Biodrying under Greenhouse Conditions as Pretreatment for Horticultural Waste


The biodrying process was studied as an alternative technology to reduce the mass and volume of horticultural waste. Four static piles were prepared inside a greenhouse: two containing whole waste and two consisting of shredded waste. All the piles were compared with a test pile containing whole waste and placed outside the greenhouse. In two cases, ventilation ducts were installed to improve aeration. Each greenhouse was 2.0 m wide, 3.5 m long and 1.16 m high. The air temperature and relative humidity were monitored both inside and outside the greenhouse. Mass, humidity, organic matter and total nitrogen in the waste were measured. Piles inside the greenhouse showed decreases of 80% and 75% in weight and volume, respectively, during the first 16 days. The data obtained in this work suggest that biodrying could improve the handling and transport of horticultural waste while also minimizing the impact of pollutants.

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Robles-Martínez, F. , Silva-Rodríguez, E. , Espinosa-Solares, T. , Piña-Guzmán, B. , Calixto-Mosqueda, C. , Colomer-Mendoza, F. and Durán-Páramo, E. (2012) Biodrying under Greenhouse Conditions as Pretreatment for Horticultural Waste. Journal of Environmental Protection, 3, 298-303. doi: 10.4236/jep.2012.34038.

1. Introduction

Nowadays, there are more than 60 distribution centers of fresh food products (“Centrales de Abasto”) operating in Mexico. Together, they produce thousands of tons of horticultural waste every day, which rots easily because it is organic matter and has high water content. The biggest distribution center of fresh food in Mexico City generates close to 585 tons of damaged and spoiled fruits, vegetables and flowers daily. Most of this waste is disposed of in landfills without any kind of pretreatment or recovery process [1].

Horticultural waste can be treated by an aerobic process like composting or biodrying. Biodrying, which is a fairly recent development in the field of waste management, is a treatment that uses forced aeration along with the heat generated by natural aerobic bioconversion of some organic matter to dry the waste. Most of the biological heat produced is utilized to evaporate surface and bound water associated with the waste matrix.

The most obvious advantage of biodrying is the reduction in odor, volume, and weight of the waste, which in turn may improve handling, transport and disposal of organic waste when a high volume of waste is an issue. Furthermore, biodrying has also been proposed as an effective means of eliminating some pathogens [2].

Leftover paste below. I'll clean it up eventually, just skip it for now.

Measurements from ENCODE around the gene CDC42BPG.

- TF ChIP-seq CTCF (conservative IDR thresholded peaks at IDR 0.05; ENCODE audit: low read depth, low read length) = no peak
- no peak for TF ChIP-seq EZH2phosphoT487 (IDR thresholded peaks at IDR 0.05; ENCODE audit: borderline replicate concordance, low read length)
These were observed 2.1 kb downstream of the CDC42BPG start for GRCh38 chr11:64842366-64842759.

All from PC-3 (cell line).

As reported previously [3], a controlled air supply can be used to increase the drying rate, which in turn increases the rate of water evaporation. However, the velocity and temperature of the air must be controlled adequately, because the aim of biodrying is to achieve satisfactory water loss in order to obtain a homogeneous, stable and useful product [4]. Biodrying is typically carried out in tunnels or biological reactors, where air is supplied and the ideal conditions of temperature and humidity are maintained to ensure a balance between the drying rate and the aerobic degradation of the organic matter [4-6].

Currently, most studies dealing with the biodrying process focus on reducing the water content of municipal solid waste while preserving its calorific power, in order to obtain a refuse-derived fuel [4,6-8]. Other applications of biodrying have also been researched; for instance, Navaee-Ardeh et al. [9] reported that biodrying is an attractive technique for drying sludge from the paper industry.

In the last few decades, a number of researchers have studied the production and collection of biothermal energy obtained from compost of different kind of organic wastes, to be used in growing plants in greenhouses [10], in heating bedrooms in home [11,12]. Conversely and according to the open literature, no reports have been published on the potential use of the heat of greenhouses, as an efficient collector of solar energy, to improve biodrying of horticultural waste. Thus, in this work, the biodrying process, conducted under both environmental and greenhouse conditions, was studied to evaluate whether it can be considered as an alternative to reduce the mass of horticultural waste in a short period of time in order to enhance handling, transportation and final disposal capacities.

2. Material and Methods

2.1. Feedstock Characteristics

The horticultural waste feedstock was sampled from the biggest market of fresh food products in Mexico City, the “Central de Abasto de la Ciudad de México”. It consisted of a mixture of different kinds of vegetable waste, lettuce being the most common product. The trials were performed in small greenhouses constructed as shown in Figure 1. Each greenhouse was 2.0 m wide, 3.5 m long and 1.16 m high and was based on a metallic framework. This metal structure of the greenhouse was covered with a white long-life polyethylene film with a thickness of 180 microns. In order to improve the biodrying process, the front and the back of the polyethylene film were removed daily for one hour. In order to provide oxygen and allow air to penetrate and move through the pile by passive convection and diffusion, ventilation ducts were placed in some of the piles as indicated in Table 1; the size of the ducts were 0.25 m high and 2.5 m long.

2.2. Sampling Locations